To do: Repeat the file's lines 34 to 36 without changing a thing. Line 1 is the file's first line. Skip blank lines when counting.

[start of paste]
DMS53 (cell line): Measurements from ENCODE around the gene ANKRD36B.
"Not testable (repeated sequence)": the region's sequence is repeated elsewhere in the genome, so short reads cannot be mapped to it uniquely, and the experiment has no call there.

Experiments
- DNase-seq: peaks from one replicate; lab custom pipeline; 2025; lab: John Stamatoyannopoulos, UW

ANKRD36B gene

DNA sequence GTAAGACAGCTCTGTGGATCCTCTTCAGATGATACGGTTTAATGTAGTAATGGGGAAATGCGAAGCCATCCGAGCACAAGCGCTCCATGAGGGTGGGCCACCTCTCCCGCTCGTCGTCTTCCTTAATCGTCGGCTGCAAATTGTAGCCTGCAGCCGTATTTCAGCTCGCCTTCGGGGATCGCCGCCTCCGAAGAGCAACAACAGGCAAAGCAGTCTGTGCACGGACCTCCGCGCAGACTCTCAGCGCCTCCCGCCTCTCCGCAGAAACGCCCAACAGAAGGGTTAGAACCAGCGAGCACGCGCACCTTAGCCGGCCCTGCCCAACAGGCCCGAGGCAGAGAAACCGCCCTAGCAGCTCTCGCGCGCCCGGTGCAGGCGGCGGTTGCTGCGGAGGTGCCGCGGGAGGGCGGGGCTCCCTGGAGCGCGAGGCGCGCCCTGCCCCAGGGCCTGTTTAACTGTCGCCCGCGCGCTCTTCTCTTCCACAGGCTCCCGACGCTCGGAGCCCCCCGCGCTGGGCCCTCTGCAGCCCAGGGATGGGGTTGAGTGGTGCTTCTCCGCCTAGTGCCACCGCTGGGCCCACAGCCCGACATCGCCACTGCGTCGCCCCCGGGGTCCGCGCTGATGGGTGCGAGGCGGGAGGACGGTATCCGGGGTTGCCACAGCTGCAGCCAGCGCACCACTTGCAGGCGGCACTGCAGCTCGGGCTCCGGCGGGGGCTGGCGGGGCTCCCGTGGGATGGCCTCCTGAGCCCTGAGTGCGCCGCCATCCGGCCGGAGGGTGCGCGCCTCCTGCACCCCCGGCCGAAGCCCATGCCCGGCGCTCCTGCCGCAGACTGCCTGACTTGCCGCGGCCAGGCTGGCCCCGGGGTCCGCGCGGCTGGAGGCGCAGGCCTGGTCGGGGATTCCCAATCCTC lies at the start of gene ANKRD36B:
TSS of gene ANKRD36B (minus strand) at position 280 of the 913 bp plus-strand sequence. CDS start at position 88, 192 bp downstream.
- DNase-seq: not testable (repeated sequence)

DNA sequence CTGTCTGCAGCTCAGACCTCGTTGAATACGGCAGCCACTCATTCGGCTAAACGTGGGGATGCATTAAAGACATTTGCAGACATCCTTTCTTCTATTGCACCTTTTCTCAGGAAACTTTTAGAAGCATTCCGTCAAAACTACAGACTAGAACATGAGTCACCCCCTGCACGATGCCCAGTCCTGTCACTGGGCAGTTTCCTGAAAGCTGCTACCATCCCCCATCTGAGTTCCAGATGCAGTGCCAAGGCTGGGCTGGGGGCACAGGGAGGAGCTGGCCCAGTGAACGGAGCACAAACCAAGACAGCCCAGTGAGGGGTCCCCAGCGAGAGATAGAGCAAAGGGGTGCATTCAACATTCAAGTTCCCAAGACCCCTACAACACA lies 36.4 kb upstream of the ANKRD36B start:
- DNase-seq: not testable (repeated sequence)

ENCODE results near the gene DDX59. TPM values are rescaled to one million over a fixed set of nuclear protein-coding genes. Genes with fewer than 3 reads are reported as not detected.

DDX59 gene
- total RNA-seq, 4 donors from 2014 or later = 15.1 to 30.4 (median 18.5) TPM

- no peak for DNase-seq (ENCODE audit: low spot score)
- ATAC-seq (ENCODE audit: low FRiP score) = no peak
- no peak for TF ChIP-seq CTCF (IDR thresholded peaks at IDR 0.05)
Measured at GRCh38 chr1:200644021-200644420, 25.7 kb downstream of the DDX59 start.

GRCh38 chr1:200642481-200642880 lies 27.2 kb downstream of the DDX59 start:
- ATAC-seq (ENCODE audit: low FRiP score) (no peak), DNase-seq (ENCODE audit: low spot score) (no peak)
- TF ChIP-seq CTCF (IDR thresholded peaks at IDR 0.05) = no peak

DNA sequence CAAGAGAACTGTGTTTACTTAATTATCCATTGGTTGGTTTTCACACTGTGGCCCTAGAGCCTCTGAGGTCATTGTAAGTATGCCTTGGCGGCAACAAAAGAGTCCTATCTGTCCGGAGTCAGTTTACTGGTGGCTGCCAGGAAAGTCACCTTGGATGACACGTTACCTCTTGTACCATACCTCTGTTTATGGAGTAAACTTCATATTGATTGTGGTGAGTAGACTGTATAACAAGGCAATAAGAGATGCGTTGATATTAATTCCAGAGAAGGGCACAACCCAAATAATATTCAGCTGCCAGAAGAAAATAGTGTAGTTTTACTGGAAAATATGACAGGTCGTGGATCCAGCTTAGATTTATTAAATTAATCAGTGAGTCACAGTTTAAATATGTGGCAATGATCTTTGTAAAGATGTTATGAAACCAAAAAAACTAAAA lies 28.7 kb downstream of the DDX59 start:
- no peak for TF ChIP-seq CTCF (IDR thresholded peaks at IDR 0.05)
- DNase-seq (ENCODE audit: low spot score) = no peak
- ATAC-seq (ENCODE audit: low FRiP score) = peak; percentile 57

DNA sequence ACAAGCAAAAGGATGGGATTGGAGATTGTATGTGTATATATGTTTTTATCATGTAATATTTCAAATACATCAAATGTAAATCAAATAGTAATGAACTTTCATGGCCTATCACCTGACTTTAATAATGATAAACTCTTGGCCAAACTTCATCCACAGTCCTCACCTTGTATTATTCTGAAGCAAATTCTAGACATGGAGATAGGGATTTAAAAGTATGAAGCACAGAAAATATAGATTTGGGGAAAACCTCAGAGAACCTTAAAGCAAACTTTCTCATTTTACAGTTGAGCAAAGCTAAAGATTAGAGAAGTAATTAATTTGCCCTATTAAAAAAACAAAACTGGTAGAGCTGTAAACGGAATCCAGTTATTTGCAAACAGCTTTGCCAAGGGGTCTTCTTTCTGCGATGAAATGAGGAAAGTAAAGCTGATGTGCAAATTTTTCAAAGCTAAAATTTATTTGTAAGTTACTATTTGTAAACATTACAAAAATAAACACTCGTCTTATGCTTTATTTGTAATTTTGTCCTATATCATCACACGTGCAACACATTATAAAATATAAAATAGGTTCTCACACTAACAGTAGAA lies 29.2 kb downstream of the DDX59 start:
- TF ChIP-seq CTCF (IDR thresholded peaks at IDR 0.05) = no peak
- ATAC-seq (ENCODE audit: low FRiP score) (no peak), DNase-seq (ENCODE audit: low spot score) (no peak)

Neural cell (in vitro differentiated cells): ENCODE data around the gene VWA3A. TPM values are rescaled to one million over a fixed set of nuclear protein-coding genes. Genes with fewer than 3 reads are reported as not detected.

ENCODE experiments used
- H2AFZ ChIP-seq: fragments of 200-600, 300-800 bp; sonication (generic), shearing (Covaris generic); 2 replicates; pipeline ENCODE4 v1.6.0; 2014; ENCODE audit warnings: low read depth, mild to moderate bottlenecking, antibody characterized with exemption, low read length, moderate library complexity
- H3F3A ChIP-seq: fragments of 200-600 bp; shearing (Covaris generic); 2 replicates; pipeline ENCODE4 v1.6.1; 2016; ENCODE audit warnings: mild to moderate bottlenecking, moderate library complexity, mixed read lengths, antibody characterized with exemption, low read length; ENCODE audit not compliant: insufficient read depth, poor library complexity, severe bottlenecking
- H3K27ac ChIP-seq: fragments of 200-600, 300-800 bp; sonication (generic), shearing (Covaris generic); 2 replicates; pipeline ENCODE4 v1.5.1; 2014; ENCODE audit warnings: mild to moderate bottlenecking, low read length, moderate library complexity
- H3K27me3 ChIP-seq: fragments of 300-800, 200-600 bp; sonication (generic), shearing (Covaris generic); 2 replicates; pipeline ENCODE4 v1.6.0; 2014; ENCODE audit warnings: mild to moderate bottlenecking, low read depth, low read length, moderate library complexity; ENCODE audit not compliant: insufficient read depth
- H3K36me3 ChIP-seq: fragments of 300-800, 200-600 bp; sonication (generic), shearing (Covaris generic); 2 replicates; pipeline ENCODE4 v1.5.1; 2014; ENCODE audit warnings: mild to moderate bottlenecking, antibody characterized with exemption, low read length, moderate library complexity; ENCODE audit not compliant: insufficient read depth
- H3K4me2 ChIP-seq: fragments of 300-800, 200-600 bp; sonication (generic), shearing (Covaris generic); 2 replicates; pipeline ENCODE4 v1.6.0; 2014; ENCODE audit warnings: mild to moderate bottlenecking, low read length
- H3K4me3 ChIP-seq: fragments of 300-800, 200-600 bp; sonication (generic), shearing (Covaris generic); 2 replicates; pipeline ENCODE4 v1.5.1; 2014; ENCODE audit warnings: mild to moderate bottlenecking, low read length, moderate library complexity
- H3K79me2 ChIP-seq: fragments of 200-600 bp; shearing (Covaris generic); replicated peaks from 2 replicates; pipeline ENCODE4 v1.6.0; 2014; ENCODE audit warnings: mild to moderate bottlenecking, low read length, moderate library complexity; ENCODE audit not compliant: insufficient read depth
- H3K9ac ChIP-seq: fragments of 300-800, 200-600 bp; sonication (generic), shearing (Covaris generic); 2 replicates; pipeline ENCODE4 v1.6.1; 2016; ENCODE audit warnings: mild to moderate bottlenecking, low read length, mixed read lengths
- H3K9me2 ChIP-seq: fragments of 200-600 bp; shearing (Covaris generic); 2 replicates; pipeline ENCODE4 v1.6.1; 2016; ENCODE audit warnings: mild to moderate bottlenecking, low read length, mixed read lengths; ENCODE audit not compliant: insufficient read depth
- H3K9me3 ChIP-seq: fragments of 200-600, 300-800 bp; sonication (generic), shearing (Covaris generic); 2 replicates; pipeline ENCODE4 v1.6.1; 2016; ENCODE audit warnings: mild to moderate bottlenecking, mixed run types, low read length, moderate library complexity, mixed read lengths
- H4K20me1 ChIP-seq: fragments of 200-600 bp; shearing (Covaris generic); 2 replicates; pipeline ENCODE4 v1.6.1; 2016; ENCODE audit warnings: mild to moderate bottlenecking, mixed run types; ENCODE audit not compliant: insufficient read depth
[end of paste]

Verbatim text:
- H3K36me3 ChIP-seq: fragments of 300-800, 200-600 bp; sonication (generic), shearing (Covaris generic); 2 replicates; pipeline ENCODE4 v1.5.1; 2014; ENCODE audit warnings: mild to moderate bottlenecking, antibody characterized with exemption, low read length, moderate library complexity; ENCODE audit not compliant: insufficient read depth
- H3K4me2 ChIP-seq: fragments of 300-800, 200-600 bp; sonication (generic), shearing (Covaris generic); 2 replicates; pipeline ENCODE4 v1.6.0; 2014; ENCODE audit warnings: mild to moderate bottlenecking, low read length
- H3K4me3 ChIP-seq: fragments of 300-800, 200-600 bp; sonication (generic), shearing (Covaris generic); 2 replicates; pipeline ENCODE4 v1.5.1; 2014; ENCODE audit warnings: mild to moderate bottlenecking, low read length, moderate library complexity